Steps to Effective Management

A four day programme that may be run as a one off event or in the form of two x two day events or four, one day modules.

NB: Individual modules may be run as “one off” short, sharp events or a cropped version of the programme may be run over a shorter period made up of a combination of chosen modules.



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  • Overview
  • Exam
  • Course Requirements
  • Pricing

Learning objectives:
See learning outcomes featured at the foot of each day’s activities

Programme Content:

Day One

Setting the Scene
– Course and participant introductions
– Course objectives
– Participants aspirations – group exercise and feedback in plenary

Step One: What it takes
– Assessing the skills and qualities of an effective manager through “best/worst manager” written exercise in pairs
– Feedback of main skills/qualities and explore “what stops us”?
– Putting our roles as managers into context through use of the “PESTLE” model and five way management model (Forrest) (Managing upwards/across/downwards, self)
– Duty of care and how our roles as managers impact directly on customer satisfaction
– Recognising the financial implications of effective or poor management

Step Two: Management Styles
– Manager or leader? The distinctions
– Situational leadership questionnaire and self assessment (Adair)
– The vital importance of adapting the style to the situation – case study work
– Action Centred Leadership – group exercise to establish where individuals’ focus lies – “Task” “Team” Individual” and implications of imbalance (Adair)

Step Three: Manager as Communicator
– Communication skills exercise in three groups – communication across three differing levels
– Debrief of group communication exercise and learning points regarding the importance of clear internal communication and why breakdowns occur
– How internal and cross departmental interactions will ultimately impact on customer satisfaction – the “customer service wheel”
– How we communicate – the three “V”s – brief written exercise and feedback (Mehrabian)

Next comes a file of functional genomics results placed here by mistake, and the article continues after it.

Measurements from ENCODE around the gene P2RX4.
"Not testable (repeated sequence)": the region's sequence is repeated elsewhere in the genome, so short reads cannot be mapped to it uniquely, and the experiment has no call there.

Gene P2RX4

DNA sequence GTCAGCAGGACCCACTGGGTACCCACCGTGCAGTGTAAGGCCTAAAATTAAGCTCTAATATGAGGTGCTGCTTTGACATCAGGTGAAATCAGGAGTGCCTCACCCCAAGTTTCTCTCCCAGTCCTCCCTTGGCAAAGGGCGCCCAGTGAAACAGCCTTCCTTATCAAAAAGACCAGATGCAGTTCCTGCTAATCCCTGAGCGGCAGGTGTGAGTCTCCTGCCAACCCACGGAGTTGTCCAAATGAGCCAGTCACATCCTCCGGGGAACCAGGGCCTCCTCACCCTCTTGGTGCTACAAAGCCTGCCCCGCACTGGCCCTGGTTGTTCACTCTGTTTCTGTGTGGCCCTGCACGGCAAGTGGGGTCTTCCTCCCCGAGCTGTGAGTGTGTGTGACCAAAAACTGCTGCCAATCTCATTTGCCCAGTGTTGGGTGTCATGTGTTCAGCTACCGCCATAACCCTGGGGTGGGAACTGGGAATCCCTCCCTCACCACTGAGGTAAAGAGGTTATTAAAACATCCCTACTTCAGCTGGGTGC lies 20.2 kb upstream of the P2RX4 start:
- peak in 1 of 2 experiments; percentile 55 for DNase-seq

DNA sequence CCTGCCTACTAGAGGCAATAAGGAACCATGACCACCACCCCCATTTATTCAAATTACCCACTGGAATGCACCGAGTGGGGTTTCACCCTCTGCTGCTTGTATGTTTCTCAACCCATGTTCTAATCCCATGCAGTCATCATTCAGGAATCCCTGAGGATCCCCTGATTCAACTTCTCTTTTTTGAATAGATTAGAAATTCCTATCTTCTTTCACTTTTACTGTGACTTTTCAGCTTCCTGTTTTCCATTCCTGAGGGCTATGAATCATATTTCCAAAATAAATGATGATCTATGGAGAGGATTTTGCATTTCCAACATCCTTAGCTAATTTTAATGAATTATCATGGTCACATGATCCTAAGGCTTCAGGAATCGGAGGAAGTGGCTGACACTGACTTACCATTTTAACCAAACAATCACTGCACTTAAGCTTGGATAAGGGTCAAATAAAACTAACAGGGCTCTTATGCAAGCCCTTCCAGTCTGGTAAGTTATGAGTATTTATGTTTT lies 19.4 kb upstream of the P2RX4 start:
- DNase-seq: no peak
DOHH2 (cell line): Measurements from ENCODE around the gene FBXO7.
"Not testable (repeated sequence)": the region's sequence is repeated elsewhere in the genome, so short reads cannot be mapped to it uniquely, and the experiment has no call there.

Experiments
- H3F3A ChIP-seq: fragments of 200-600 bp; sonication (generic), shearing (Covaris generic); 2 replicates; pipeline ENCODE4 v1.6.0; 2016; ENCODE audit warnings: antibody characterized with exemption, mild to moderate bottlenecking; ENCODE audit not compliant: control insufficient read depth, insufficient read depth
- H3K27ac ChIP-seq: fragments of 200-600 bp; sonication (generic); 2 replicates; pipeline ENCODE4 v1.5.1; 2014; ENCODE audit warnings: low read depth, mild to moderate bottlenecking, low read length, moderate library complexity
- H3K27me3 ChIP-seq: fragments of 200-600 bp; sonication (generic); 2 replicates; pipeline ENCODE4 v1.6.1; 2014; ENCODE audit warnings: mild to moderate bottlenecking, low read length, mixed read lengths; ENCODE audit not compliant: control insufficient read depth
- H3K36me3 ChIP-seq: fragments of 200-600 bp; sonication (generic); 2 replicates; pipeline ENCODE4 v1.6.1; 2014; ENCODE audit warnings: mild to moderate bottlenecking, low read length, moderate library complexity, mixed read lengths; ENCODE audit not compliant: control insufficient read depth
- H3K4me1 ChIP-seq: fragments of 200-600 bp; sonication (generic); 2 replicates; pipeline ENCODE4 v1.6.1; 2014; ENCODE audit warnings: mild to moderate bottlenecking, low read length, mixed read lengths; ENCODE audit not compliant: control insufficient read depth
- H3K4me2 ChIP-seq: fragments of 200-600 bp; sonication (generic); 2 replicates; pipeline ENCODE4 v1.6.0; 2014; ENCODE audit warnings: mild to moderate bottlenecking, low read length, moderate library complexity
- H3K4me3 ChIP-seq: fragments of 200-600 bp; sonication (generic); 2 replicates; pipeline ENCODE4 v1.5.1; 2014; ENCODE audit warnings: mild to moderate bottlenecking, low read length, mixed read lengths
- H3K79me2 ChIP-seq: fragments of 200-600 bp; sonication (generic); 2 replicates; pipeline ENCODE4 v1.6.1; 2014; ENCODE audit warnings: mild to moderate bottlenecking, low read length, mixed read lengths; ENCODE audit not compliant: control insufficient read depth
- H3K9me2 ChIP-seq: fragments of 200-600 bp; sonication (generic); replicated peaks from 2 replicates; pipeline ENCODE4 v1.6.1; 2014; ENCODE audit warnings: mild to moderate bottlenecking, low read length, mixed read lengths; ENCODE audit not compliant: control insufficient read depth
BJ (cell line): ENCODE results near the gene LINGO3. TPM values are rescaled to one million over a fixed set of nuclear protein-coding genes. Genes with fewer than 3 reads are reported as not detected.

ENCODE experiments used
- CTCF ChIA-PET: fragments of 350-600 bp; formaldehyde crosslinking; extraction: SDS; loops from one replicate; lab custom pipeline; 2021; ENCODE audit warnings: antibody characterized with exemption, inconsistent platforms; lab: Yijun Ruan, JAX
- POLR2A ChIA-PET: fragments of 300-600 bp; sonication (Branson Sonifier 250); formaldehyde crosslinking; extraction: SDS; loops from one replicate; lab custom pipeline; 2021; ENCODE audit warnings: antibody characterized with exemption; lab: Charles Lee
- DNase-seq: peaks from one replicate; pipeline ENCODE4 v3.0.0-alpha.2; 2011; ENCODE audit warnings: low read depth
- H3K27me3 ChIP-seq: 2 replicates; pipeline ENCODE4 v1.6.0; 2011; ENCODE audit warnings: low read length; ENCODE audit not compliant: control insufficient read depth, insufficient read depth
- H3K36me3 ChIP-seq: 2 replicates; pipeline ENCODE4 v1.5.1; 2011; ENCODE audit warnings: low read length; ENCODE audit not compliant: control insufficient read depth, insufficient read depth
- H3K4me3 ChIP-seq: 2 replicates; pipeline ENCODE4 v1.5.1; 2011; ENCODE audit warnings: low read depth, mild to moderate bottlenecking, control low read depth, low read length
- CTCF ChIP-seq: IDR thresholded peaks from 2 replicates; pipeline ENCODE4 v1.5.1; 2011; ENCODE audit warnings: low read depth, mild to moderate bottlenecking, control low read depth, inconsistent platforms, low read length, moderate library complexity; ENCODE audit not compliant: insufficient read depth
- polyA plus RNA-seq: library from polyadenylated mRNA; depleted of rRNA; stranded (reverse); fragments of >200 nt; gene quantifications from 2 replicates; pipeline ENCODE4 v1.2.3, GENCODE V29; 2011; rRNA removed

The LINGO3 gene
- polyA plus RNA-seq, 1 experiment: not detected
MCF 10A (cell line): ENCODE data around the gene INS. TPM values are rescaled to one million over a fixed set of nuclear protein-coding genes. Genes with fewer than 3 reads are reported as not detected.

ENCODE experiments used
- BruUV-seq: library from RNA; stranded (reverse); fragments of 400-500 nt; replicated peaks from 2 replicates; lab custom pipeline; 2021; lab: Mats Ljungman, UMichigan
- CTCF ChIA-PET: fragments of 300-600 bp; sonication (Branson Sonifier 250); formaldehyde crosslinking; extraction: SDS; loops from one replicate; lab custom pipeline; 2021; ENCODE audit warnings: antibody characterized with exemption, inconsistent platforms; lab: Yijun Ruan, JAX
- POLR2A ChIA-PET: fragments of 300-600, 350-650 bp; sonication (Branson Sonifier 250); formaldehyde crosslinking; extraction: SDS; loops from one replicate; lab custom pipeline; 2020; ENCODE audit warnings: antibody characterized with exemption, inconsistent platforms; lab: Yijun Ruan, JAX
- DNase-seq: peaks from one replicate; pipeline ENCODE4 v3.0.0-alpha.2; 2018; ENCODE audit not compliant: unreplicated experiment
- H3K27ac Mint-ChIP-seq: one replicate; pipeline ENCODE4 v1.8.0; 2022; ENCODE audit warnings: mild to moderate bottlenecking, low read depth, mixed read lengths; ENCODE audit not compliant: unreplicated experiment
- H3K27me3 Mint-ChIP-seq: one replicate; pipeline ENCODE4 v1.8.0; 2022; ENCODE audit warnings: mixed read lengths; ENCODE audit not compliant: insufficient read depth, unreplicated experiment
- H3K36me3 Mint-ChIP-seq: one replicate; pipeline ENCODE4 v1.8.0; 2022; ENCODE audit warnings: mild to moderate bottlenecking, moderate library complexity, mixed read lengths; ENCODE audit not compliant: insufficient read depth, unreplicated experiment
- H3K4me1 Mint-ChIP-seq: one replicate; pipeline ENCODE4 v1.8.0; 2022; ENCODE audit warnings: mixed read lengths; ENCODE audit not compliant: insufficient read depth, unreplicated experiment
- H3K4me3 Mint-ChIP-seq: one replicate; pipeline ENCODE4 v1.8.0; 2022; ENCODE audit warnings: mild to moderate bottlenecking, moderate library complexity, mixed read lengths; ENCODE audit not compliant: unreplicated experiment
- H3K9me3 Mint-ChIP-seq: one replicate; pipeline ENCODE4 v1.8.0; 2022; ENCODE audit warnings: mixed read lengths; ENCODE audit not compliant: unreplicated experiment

– Choosing appropriate forms of communication (written/phone/face to face) for different situations – the “emotion-intellect” grid
– The nature and value of communicating with integrity
– Completion of daily action log

Learning outcomes from day one:
– Increased awareness of what makes an effective manager and of participants’ own strengths and weaknesses
– Recognition of where the manager’s role fits into the bigger picture – particularly a propos customer satisfaction and the financial management
– Appreciation of differing styles of management and the importance of flexibility and adaptability in the management role
– Understanding the impact and power of clear and appropriate forms of communication across all levels and council departments

Day Two

Review of learning points from day one

Step Four: Management Behaviours
– The assertive manager – What assertiveness actually is and how it differs from other behaviours: aggressive, passive, manipulative – group exercise/discussion
– The four behaviours and their impact on performance – internal, customer, financial
– What drives our behaviour – the judgment iceberg diagram
– Self awareness and its relationship with behaviour
– Why we manipulate
– Relationship between behaviours and “office politics”
– Brief role plays to highlight differences in behaviours
– Developing genuine confidence to manage assertively – self esteem and confidence – the distinctions. Small group exercise
– The place of emotional intelligence (Golman)
– The interpersonal skills – “LAW” model – (Listen Ask Work with) – practical listening skills exercise in pairs
– Making requests – a three step model. Brief practice
– Developing a “natural authority” and ability to influence with integrity – drawing others to your views “Pull” vs “Push”

Step Five: Dealing with Conflict and Diversity
– Handling “difficult” people – getting “difficult” behaviours in perspective and avoiding “bad person illusion” (D.Dana)
– The conflict escalation model (Conflict Resolution Network) – written exercise based on real conflict situation. Debrief in pairs/group
– Nipping conflicts in the bud
– When to negotiate. When to mediate. When to arbitrate
– Dealing with diversity and the value/importance of equal opportunities policy
– Harassment and bullying – what lies behind it and strategies for handling it
– Role plays/case studies based on real situations

Step Six: Management of Change
– Why change happens
– Guiding self and others through change
– Exploring our own relationship with change – “Your success in managing change” – written exercise
-The transition grid as a means of tracking and understanding reactions to change